Monitor Kubernetes/OpenShift workloads
Dynatrace version 1.232+
When deployed in application-only mode, OneAgent monitors the memory, disk, CPU, and networking of processes within the container only. Host metrics aren't monitored.
ActiveGate with the Kubernetes API monitoring enabled
- Latest OneAgent image from Docker Hub with tag 1.38.1000+
- In Dynatrace, go to your Kubernetes cluster settings page and make sure that Monitor Kubernetes namespaces, services, workloads, and pods is turned on.
Get an instant overview of your Kubernetes environment
Once you enable Kubernetes workload monitoring support, you can easily see how many cluster resources have been allocated through the workloads that are running on the cluster.
To display the Kubernetes workloads, in the Dynatrace menu, go to Kubernetes workloads.
Unified analysis view on your workloads, namespaces, and pods
The unified analysis view enables you to examine all the namespace-related data on the overview page of a specific Kubernetes namespace, all workload-related data on the overview page of a specific Kubernetes workload, and all the pod-related data on the overview page of a specific Kubernetes pod.
To customize the information you receive on the unified analysis page, select More (…) in the upper-right corner of any section. The different selections on the unified analysis page (View all namespaces, View all workloads, View all pods, and so on) enable you to jump directly to any specific section or subsection you want to customize.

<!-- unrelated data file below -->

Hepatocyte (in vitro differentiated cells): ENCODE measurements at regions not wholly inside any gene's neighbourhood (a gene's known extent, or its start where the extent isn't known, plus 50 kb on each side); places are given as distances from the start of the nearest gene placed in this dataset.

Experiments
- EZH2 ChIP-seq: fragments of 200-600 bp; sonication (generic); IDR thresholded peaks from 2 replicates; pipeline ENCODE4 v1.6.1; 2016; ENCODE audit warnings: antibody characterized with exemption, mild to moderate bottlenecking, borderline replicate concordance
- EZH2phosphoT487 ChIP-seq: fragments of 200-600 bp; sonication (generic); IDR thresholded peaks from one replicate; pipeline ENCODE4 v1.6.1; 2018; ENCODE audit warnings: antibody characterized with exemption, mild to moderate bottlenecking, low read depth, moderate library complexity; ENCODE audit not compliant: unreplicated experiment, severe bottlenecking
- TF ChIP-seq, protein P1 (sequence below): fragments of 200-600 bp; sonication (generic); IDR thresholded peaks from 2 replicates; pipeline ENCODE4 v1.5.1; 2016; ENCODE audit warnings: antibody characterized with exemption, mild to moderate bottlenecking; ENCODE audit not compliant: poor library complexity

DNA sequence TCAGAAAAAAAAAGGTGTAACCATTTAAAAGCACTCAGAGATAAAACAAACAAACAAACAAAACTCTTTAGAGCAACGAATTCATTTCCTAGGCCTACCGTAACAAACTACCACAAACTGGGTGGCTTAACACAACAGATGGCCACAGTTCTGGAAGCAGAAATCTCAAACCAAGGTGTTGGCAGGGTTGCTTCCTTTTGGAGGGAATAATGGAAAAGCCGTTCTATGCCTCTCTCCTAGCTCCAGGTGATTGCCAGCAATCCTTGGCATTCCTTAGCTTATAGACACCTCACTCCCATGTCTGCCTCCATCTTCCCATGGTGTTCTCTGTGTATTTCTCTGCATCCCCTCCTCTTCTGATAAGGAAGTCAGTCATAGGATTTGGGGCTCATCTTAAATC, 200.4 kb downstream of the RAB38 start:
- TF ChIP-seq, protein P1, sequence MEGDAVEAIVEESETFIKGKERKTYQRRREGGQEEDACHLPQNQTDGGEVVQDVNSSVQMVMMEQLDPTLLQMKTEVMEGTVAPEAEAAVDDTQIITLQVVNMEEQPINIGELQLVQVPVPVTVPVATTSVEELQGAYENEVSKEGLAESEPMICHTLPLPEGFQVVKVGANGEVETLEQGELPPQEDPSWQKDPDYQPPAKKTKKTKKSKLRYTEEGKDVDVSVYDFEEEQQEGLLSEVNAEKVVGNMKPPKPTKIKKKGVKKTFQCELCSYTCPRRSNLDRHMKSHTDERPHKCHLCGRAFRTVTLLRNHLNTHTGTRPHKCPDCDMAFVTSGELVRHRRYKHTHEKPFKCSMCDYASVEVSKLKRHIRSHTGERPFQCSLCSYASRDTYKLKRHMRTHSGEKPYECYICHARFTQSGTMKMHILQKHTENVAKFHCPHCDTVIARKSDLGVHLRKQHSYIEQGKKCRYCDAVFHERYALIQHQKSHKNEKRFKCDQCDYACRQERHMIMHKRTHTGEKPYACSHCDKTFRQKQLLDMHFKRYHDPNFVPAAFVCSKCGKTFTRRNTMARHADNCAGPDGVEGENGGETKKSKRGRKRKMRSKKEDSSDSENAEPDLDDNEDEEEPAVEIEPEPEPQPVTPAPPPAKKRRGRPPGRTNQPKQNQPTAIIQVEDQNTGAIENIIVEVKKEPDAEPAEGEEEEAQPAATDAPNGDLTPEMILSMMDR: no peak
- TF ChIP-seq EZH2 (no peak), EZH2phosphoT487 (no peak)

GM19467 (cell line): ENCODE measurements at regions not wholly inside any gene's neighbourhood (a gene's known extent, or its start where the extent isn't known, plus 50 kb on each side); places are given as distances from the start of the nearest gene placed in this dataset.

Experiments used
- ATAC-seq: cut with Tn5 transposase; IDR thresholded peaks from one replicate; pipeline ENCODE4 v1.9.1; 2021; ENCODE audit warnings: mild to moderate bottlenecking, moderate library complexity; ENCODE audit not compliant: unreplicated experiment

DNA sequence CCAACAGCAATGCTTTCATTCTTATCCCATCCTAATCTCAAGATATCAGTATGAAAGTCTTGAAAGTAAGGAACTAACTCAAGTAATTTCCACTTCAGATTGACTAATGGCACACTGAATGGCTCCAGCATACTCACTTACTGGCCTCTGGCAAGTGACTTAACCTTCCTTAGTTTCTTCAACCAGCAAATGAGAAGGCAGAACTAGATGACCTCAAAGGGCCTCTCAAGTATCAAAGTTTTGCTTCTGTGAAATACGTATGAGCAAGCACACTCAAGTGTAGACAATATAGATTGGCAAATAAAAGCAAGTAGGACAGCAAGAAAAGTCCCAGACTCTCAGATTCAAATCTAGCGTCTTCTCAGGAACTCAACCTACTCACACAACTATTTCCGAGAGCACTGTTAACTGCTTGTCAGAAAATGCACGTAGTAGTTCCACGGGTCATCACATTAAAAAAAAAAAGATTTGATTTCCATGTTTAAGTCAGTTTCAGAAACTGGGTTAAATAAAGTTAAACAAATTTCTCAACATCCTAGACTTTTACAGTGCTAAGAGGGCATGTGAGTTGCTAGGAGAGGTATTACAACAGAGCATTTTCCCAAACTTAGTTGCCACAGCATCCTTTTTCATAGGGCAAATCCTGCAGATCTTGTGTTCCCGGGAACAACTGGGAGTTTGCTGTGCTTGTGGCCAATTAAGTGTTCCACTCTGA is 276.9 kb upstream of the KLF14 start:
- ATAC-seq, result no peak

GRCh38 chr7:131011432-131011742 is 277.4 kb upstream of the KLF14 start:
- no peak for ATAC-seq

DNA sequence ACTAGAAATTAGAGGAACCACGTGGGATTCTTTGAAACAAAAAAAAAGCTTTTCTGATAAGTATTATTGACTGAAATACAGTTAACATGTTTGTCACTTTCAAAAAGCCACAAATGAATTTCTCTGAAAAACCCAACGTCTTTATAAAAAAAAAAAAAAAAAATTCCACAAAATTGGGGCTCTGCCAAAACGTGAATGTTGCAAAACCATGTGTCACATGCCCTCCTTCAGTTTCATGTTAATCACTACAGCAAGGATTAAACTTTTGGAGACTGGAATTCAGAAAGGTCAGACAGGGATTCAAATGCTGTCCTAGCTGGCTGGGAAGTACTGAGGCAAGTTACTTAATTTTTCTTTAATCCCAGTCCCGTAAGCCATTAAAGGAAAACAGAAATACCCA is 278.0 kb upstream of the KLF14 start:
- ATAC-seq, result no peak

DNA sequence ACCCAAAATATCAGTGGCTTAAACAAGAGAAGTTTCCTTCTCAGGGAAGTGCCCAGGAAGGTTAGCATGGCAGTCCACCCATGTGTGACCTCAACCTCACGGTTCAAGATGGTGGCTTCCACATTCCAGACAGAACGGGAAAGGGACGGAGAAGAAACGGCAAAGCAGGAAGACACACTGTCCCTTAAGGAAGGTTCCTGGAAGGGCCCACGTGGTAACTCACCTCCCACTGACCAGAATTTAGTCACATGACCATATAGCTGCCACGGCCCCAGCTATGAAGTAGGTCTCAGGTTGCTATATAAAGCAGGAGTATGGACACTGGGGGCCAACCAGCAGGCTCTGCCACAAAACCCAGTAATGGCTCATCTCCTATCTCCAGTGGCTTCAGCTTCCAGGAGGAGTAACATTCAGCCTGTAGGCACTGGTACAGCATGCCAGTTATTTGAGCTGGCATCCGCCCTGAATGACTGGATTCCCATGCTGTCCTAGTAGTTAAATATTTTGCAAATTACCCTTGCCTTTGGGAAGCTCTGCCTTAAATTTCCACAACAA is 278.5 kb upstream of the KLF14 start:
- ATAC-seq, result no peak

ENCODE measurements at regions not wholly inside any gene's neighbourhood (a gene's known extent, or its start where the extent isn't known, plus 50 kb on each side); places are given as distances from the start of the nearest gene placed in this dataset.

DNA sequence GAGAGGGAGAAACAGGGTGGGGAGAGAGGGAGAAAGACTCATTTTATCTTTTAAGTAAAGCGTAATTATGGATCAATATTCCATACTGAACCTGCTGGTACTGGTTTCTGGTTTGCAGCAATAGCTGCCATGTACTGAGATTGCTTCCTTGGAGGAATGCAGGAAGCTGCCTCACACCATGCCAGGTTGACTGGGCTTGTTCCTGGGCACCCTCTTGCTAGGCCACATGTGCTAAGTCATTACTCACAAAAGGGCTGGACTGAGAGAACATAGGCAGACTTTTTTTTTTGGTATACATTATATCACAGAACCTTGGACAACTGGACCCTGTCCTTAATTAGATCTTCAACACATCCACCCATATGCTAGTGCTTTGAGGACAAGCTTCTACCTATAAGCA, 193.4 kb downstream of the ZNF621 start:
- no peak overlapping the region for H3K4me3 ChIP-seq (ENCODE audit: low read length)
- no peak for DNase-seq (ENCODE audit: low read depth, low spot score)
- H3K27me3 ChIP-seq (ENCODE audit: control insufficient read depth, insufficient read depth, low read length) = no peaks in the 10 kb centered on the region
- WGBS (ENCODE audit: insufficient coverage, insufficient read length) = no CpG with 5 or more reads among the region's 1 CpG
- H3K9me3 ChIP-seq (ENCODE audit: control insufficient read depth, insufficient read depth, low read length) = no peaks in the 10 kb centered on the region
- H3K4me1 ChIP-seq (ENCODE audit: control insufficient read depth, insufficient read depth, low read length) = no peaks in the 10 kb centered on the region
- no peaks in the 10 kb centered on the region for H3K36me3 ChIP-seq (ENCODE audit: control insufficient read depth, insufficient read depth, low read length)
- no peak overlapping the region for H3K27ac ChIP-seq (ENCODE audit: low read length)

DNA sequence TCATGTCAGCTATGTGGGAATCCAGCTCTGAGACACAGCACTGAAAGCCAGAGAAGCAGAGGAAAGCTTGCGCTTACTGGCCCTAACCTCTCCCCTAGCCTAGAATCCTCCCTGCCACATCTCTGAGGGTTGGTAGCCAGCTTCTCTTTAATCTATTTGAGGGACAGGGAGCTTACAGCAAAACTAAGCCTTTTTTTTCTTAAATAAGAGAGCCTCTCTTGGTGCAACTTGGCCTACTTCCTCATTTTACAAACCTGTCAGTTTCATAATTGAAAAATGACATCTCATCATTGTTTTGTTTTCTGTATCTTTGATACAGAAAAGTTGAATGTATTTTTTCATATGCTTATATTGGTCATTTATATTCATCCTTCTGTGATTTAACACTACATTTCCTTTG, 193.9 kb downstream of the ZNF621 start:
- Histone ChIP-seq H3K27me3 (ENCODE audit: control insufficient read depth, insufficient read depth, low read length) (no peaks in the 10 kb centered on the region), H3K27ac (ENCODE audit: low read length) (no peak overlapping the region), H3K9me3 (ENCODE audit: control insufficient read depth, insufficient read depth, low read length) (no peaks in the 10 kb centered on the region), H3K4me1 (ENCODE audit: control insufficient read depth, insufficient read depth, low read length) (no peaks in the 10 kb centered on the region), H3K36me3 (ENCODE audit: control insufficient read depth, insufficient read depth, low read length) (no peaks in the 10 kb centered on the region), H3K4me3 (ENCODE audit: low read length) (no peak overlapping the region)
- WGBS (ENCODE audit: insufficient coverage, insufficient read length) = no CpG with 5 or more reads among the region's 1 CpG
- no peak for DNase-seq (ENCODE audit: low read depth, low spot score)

It's common for organizations using Kubernetes to split applications into namespaces in order to isolate different business units. For example, a human resources group might have applications in the
hr namespace, while a finance group deploys to the
The namespace unified analysis page provides a valuable view for business units like these to track the amount of resources they are allocated and compare this to their utilization rates.
On the namespace unified analysis page, you can examine properties, potential problems, resource requests and limits, workloads analysis, quotas, and events, and see all the workloads that belong to that namespace (with links to them). You can filter namespaces by metric dimension filters.
To display the namespace unified analysis page, in the Dynatrace menu, go to Kubernetes workloads and select a namespace.
A workload consists of one or more pods. It's a way of describing a type of microservice that comprises an application. For instance, an application might have a frontend workload and a backend workload made up of a dozen pods, each across a Kubernetes cluster.
The workload unified analysis page provides insights into resource utilization, problem detection, vulnerabilities, number of pods in the respective workload, number of services that are sending traffic to the pods, and events for all of the pods in a given workload. This information is valuable for analyzing the overall performance of a microservice rather than looking at specific problems in a pod instance.